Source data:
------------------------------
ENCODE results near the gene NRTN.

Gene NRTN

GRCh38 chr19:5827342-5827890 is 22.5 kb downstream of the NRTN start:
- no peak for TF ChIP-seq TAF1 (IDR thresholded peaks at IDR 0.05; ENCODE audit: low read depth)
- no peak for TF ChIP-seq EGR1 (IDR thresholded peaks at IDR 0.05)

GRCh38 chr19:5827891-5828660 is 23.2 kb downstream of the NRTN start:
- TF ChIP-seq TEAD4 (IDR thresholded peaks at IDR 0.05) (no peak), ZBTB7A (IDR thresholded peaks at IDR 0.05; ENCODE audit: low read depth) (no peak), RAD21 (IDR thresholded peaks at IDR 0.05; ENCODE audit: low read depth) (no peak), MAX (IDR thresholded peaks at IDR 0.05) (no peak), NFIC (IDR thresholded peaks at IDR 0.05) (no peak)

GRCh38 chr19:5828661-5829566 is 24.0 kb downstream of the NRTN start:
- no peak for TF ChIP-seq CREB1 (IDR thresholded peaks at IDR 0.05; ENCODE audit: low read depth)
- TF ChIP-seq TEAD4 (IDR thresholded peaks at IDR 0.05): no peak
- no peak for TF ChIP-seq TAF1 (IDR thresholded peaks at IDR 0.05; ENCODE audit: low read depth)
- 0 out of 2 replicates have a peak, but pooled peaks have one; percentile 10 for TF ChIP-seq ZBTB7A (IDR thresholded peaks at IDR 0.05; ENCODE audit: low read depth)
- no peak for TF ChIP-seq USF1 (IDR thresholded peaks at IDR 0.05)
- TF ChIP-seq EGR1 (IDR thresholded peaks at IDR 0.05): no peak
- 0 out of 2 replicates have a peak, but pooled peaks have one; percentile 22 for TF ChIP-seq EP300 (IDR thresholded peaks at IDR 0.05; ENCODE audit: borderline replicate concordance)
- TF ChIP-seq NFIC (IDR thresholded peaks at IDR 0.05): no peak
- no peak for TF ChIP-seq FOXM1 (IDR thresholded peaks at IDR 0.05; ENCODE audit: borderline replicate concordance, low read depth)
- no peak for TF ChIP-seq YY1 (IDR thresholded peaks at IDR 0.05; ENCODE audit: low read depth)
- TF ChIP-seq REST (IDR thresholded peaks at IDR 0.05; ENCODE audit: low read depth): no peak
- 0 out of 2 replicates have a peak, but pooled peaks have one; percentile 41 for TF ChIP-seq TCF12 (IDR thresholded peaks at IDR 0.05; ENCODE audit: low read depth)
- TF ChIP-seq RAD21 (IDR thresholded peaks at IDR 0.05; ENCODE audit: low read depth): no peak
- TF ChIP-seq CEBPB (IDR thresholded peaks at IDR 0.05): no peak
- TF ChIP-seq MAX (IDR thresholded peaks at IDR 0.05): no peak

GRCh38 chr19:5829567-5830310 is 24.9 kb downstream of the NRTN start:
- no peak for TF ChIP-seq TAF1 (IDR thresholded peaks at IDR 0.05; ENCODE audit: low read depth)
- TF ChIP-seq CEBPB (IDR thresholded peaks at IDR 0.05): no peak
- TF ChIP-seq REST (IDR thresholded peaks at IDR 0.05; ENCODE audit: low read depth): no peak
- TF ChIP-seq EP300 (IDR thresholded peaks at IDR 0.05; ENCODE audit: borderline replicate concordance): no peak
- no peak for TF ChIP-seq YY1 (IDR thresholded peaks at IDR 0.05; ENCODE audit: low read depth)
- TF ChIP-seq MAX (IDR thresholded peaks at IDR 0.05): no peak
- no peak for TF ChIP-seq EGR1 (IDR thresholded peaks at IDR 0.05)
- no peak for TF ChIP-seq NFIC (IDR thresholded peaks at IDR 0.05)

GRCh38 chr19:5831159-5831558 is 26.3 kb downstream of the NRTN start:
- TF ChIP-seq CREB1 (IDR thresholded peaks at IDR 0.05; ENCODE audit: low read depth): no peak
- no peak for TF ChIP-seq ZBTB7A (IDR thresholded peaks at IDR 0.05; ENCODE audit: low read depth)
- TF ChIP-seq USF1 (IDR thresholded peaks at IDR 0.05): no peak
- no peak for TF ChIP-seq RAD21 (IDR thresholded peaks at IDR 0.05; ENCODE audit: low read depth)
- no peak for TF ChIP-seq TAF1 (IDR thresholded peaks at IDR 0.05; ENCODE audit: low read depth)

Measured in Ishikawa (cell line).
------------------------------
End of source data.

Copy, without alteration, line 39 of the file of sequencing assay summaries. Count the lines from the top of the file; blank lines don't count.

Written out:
Measured in Ishikawa (cell line).